The Unicameral is to debate LB-268 tomorrow; this is a bill to repeal the death penalty and alter sentences. The bill has support from both parties and passed its first reading with a veto-proof majority (but not a filibuster-proof majority) in April.

More below the orange prison concertina wire.

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An Auburn, Nebr. woman has filed a case in Federal court in Omaha, seeking to have the court decide whether homosexuality is a sin. Really.

More below the sinful orange taffeta.


Does "frivolous lawsuit" apply here?

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They say a good guy with a gun can stop a bad guy with a gun. Apparently that doesn't apply to women. . . .

A Texas (where else) teenager (fourteen) showed up behind Pasadena High School for a challenge by another girl she barely knew, over a boy.

She never expected the other girl's mom to show up too.

"I saw her and heard her," Victoria said.

But she didn't realize how bad it was until she saw a classmate's cell video, believed to show 33-year old Viridiana Alvarez.

"I didn't know she had a gun until after I saw I picture of the fight afterward," she said.

Alvaraz denied there were ever bullets in the gun and said it was only there to intimidate. By the time a school officer came to break things up, witnesses said she had tucked it away in her purse.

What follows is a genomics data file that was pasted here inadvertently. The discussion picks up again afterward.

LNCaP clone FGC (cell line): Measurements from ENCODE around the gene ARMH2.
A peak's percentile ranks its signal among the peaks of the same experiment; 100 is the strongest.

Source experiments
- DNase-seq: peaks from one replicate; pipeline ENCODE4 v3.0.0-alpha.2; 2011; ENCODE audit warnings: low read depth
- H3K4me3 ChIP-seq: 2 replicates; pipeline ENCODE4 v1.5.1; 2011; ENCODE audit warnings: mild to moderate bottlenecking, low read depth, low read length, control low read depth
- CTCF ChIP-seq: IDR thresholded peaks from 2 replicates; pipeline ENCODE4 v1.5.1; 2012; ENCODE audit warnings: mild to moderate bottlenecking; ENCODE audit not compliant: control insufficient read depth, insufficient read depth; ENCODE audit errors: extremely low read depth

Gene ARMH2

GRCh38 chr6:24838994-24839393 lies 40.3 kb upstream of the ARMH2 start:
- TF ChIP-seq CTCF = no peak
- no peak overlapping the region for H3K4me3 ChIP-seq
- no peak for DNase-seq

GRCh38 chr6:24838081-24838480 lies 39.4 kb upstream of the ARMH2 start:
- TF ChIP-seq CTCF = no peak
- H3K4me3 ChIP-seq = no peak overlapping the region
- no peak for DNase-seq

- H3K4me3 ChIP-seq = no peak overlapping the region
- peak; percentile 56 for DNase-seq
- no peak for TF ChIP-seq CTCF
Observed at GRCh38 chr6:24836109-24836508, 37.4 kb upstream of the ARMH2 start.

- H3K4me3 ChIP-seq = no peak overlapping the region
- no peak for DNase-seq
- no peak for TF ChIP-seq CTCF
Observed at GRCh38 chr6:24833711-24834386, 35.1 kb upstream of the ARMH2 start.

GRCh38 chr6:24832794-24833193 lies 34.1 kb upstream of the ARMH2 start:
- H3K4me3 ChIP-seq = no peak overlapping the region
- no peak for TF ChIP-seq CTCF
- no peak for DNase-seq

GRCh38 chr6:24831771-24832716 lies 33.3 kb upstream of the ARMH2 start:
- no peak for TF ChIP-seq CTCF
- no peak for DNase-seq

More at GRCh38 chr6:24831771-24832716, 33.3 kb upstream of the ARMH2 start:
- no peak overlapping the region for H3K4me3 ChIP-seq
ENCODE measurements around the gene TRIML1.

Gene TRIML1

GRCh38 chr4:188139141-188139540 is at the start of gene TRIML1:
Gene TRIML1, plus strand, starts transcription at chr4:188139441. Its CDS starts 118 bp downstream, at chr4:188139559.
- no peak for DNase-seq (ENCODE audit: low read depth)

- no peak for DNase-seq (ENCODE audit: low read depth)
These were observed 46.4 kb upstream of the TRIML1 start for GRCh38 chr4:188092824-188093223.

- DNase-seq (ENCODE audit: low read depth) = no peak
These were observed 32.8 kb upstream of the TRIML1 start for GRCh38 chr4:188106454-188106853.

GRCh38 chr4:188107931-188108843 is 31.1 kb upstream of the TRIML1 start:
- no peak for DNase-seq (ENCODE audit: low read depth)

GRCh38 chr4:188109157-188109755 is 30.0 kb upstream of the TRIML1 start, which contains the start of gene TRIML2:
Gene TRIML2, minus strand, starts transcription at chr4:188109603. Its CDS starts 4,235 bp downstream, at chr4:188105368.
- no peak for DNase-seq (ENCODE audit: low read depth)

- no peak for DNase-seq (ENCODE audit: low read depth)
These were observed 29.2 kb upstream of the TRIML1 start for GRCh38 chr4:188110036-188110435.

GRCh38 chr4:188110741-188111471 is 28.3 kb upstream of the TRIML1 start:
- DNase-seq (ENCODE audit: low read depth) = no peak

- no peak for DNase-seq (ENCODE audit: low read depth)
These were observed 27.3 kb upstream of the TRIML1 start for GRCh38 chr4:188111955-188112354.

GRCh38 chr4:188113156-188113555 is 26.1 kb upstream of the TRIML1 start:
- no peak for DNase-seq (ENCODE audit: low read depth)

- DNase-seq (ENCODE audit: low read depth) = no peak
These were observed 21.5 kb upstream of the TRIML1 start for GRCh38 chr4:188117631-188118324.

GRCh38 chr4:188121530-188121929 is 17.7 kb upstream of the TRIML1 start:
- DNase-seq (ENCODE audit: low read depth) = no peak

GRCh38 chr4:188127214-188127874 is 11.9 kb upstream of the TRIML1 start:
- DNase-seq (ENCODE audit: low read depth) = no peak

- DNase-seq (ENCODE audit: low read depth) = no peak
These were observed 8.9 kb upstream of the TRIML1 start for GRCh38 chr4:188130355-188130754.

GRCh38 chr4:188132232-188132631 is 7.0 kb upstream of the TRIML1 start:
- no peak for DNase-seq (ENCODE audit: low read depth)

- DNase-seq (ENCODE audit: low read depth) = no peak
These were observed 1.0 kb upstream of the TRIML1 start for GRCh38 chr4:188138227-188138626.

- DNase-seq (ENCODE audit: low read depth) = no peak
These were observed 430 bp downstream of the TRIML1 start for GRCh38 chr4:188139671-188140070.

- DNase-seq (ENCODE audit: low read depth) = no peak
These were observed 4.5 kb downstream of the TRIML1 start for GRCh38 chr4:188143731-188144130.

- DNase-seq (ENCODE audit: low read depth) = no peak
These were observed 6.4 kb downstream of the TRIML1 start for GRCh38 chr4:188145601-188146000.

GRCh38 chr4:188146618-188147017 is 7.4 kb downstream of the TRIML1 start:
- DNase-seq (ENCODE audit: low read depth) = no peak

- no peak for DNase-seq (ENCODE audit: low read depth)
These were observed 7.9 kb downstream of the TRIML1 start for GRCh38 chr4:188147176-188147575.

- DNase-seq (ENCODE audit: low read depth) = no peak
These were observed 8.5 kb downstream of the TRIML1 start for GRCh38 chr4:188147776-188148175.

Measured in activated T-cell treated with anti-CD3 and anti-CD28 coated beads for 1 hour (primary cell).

She now faces charges of aggravated assault.

The girl's father was sickened when he saw the mobile telephone video of the woman pointing a gun at his daughter's head.

The full article is at KHOU here, with video.


A Motel 6 in Warwick, Rhode Island, started faxing its guest list daily to the Warwick police department, after the motel made seventy-nine calls to the police resulting in seventy-five arrests.

The police did not ask for the list; the Motel 6 in question faxed it on its own.

More below the orange surveillance fax paper.


How should the "free market" respond to this?

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The link above goes to the Morrill County (NE) Democratic Party Website.

Take a look, and note it hasn't been updated since 2010. (That, and it seems to have been put together by someone who knows less about Web design than I do.)

The Democratic Party has called several days in a row, hanging up each time when I answer the telephone immediately. Yesterday the person on the other end of the telephone actually spoke when I said "hello." More below the tangled orange landline.


Should the Democratic Party invest time and money in "fly-over" states?